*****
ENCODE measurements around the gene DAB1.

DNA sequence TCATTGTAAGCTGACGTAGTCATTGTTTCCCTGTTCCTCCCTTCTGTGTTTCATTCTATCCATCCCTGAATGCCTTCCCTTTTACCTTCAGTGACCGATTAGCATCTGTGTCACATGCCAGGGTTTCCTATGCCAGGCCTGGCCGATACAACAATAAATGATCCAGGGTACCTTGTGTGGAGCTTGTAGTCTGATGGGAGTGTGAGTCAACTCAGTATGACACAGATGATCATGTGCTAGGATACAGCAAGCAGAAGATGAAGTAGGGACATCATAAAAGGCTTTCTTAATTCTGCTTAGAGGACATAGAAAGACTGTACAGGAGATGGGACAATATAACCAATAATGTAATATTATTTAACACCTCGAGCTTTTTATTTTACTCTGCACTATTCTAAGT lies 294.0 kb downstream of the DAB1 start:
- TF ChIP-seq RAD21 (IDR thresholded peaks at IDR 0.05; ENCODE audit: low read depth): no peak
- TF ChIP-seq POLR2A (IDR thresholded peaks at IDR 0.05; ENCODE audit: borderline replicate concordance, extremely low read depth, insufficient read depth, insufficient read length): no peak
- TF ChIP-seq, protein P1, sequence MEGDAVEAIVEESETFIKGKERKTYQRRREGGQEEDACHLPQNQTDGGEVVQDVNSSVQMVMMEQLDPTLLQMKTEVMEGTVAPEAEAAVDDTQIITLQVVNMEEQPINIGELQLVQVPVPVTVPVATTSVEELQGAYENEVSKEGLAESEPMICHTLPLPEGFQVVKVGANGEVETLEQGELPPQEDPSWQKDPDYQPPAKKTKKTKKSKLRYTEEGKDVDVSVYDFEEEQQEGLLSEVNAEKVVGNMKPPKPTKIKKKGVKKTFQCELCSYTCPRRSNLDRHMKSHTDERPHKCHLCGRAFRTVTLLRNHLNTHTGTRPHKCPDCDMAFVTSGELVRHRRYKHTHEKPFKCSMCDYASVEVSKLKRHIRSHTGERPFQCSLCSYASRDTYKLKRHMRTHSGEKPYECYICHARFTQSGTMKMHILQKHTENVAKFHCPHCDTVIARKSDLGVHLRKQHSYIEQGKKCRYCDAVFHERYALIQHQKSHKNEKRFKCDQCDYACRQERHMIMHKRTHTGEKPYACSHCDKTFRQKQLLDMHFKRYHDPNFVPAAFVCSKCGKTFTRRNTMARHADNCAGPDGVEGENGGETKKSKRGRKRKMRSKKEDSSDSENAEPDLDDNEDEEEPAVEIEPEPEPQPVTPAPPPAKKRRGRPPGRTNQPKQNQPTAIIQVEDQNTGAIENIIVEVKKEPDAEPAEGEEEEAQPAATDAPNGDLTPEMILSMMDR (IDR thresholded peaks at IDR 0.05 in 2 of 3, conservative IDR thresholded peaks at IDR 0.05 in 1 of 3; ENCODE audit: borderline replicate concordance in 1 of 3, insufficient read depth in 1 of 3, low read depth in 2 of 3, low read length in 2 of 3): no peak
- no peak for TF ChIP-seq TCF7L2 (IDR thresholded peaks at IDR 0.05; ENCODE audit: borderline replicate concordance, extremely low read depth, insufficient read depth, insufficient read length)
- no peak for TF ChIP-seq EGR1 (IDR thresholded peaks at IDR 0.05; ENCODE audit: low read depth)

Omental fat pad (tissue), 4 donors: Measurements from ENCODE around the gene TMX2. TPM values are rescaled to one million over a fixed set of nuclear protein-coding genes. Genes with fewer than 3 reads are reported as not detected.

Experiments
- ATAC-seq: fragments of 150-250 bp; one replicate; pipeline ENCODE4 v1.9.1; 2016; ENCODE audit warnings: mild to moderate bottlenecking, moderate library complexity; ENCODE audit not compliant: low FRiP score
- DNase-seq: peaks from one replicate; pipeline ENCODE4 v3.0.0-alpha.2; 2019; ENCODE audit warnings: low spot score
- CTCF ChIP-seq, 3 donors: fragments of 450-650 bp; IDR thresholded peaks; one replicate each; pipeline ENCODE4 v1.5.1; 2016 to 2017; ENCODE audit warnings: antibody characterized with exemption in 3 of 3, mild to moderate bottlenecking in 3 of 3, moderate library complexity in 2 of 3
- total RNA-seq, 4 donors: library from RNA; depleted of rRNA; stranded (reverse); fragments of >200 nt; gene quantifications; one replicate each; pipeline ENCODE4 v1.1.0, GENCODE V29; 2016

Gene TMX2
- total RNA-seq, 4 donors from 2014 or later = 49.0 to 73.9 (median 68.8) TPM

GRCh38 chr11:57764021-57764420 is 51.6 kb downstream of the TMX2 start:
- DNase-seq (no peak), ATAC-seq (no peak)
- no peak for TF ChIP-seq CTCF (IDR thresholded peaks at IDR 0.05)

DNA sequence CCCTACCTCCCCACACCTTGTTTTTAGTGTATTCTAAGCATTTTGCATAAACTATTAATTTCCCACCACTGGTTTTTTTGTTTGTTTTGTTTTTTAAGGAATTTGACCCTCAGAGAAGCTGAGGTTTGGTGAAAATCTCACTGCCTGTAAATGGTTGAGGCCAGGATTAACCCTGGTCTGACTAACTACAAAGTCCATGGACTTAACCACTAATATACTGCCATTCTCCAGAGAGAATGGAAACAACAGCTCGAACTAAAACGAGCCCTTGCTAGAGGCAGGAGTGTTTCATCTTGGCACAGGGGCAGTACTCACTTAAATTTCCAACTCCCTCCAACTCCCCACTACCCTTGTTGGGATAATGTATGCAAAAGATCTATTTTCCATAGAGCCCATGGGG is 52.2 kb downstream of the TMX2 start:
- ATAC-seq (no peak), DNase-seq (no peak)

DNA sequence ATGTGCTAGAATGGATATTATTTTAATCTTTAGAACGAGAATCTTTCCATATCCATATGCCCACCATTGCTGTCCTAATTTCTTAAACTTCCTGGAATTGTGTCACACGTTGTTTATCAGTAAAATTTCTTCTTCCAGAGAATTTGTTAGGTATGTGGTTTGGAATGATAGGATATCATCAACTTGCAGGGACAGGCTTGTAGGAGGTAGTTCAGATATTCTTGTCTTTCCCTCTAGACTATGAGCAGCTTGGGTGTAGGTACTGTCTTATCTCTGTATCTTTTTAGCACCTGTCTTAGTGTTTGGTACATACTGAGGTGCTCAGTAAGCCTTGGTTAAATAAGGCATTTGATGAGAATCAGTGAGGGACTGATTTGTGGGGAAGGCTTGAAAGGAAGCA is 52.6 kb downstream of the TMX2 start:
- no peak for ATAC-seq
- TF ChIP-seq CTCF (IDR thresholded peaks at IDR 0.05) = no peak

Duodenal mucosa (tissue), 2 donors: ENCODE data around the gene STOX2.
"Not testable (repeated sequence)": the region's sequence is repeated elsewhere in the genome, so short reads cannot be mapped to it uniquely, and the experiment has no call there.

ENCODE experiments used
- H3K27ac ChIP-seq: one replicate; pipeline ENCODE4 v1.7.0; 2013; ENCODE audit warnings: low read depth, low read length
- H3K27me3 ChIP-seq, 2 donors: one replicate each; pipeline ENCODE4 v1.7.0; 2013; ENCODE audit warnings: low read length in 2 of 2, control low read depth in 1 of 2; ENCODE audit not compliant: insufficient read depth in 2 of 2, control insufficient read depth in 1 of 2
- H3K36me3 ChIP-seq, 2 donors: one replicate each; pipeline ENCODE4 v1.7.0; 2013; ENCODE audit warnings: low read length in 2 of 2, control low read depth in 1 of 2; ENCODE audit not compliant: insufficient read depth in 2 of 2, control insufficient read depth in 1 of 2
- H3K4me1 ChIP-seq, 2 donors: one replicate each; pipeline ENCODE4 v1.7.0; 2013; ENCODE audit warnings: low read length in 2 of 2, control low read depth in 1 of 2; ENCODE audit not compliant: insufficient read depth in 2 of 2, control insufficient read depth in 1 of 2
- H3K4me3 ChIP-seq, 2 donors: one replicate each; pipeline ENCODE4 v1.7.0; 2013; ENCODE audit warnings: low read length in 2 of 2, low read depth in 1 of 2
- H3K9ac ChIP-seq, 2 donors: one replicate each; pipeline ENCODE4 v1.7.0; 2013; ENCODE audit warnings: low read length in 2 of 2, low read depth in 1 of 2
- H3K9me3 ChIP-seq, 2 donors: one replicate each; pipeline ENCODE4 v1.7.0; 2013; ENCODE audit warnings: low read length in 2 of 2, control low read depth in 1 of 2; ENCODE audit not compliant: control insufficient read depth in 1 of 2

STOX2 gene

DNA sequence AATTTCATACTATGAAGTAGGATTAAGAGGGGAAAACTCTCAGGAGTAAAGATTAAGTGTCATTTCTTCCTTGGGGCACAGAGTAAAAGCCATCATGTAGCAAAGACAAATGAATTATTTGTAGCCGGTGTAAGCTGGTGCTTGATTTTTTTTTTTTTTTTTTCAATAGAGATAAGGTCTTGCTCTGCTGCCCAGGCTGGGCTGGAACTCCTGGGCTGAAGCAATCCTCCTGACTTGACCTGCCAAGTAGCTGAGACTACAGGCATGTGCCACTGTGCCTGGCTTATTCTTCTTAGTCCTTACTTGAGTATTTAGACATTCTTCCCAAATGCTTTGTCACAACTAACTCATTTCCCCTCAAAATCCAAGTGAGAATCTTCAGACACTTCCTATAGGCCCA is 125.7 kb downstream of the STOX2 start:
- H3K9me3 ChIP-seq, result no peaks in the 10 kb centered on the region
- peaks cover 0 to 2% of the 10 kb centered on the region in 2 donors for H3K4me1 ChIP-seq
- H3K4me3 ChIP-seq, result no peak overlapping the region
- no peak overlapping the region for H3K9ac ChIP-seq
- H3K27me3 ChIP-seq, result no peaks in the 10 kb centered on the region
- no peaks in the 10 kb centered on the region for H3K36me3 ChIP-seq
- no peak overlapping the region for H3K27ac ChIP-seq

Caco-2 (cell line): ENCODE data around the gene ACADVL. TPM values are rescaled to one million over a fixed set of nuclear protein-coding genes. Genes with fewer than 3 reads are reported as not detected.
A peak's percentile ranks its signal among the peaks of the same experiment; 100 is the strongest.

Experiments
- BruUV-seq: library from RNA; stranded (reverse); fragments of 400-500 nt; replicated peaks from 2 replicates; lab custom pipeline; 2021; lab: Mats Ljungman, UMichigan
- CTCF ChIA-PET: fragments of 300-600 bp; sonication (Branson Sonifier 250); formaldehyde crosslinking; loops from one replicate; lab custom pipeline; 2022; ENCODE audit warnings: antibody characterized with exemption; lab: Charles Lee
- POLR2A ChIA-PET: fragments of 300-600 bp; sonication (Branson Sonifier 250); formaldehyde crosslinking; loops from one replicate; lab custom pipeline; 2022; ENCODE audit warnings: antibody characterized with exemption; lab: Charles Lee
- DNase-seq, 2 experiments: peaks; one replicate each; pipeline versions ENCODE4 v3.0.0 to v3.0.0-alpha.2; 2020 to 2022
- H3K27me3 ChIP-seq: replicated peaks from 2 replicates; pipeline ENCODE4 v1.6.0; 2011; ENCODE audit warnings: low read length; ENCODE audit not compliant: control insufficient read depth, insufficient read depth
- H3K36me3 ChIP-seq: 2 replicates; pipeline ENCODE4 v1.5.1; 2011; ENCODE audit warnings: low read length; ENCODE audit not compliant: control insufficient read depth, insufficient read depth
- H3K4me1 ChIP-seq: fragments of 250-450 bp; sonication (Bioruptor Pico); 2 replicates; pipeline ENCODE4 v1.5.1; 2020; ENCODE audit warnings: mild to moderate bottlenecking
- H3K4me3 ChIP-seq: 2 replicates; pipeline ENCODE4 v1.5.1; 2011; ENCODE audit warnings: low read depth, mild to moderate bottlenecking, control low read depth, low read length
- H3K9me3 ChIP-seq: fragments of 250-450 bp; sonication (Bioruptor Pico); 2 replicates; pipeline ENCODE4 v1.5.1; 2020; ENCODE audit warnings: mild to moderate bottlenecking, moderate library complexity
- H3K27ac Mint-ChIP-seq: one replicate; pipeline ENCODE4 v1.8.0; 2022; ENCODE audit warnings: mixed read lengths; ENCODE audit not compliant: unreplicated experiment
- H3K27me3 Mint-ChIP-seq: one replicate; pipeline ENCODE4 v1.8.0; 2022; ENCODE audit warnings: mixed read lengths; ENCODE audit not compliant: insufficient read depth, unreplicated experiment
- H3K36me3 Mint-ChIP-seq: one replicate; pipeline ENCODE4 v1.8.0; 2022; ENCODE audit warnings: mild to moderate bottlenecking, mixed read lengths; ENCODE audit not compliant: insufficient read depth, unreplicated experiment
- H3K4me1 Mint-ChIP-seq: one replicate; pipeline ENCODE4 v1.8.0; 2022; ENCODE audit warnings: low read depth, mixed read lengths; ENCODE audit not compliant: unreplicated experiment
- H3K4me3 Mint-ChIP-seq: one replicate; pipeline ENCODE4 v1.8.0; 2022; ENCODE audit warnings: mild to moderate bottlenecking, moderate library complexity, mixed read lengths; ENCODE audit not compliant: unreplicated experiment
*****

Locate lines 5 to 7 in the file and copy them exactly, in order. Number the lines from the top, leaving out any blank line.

- TF ChIP-seq, protein P1, sequence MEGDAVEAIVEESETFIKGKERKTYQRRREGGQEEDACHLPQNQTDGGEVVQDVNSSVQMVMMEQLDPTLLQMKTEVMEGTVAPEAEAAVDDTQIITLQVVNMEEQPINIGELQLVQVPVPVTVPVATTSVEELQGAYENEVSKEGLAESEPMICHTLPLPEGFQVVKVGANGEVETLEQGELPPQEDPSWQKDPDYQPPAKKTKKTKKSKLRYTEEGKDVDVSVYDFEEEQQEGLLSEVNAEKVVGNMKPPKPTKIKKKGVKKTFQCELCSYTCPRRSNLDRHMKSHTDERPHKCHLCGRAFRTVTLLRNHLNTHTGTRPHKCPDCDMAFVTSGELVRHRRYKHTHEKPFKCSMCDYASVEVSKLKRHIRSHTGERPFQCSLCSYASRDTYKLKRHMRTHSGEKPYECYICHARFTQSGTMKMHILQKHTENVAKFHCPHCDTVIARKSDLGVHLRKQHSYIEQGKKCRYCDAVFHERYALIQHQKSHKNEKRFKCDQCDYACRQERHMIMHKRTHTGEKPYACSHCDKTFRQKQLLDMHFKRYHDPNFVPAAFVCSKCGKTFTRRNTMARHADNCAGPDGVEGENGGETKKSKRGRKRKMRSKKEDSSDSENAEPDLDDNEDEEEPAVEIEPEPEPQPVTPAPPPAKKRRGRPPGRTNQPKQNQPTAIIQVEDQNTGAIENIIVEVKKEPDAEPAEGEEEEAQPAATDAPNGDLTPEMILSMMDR (IDR thresholded peaks at IDR 0.05 in 2 of 3, conservative IDR thresholded peaks at IDR 0.05 in 1 of 3; ENCODE audit: borderline replicate concordance in 1 of 3, insufficient read depth in 1 of 3, low read depth in 2 of 3, low read length in 2 of 3): no peak
- no peak for TF ChIP-seq TCF7L2 (IDR thresholded peaks at IDR 0.05; ENCODE audit: borderline replicate concordance, extremely low read depth, insufficient read depth, insufficient read length)
- no peak for TF ChIP-seq EGR1 (IDR thresholded peaks at IDR 0.05; ENCODE audit: low read depth)